In a speech before the Brexit vote, Boris Johnson offered a controversial historical pedigree for his campaign to leave the European Union. He insisted that the Leave campaign members were not all backward Little Englanders but rather deserved the reputation as the real upholders of the “liberal cosmopolitan European enlightenment.” He and his colleagues inherited the tradition, he claimed, because they too were “fighting for freedom.” An interview Johnson gave a year earlier, when he claimed that London and Paris shared a commitment to “enlightenment and freedom,” offers some indication about what that “freedom” entailed. He described how these values assured the right to open expression, even when that expression might critique religions and provoke “would be . . . jihadis.”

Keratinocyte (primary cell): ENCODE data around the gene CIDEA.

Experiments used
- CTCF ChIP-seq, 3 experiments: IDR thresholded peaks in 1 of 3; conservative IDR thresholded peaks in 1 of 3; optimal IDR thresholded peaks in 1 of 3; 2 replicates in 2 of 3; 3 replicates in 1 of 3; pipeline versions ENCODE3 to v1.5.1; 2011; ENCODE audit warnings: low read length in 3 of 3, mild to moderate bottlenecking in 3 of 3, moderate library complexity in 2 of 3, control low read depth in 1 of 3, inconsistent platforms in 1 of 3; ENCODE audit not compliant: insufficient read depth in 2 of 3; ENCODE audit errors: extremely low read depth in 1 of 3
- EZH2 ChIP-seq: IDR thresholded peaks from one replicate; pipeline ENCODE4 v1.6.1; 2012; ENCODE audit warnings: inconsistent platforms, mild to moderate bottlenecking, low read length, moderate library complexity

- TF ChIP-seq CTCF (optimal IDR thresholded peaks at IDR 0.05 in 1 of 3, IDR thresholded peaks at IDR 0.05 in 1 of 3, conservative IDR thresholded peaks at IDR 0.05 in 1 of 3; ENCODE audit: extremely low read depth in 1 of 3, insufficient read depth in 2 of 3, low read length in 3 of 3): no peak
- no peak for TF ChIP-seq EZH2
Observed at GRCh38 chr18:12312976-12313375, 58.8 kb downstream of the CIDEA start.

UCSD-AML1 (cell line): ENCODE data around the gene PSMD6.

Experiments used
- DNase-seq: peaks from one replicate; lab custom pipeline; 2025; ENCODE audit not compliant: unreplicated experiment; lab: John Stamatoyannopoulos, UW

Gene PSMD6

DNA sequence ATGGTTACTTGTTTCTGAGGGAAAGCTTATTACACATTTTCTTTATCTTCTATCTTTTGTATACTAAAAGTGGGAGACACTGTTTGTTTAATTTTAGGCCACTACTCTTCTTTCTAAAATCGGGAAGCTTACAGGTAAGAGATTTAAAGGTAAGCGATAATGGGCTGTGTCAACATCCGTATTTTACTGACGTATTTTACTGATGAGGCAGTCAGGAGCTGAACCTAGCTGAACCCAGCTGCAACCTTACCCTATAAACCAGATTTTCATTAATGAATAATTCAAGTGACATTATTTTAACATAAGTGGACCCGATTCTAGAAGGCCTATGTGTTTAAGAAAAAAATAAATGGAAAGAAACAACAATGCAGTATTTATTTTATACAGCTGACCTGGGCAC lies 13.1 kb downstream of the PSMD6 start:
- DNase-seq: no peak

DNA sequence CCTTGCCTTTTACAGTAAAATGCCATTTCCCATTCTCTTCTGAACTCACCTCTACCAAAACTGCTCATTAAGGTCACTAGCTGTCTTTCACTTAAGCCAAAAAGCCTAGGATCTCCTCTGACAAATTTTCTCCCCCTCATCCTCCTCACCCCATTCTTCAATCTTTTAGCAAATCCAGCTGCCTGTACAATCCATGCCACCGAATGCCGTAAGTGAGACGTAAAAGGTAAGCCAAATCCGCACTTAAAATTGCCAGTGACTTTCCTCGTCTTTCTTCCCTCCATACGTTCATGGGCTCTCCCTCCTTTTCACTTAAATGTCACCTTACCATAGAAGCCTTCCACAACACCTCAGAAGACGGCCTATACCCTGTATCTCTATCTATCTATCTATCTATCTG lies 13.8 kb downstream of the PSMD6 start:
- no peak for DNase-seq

Johnson’s evocation of the Enlightenment testifies to the continual contest over its political meaning and to its deep associations with anti-religious critique. The contributors to God in the Enlightenment, edited by William Bulman and Robert Ingram, offer nuanced narratives to articulate a “usable” Enlightenment whose meaning can help us arrive at a more sophisticated understanding of the relationship between religion and secularity in public debate.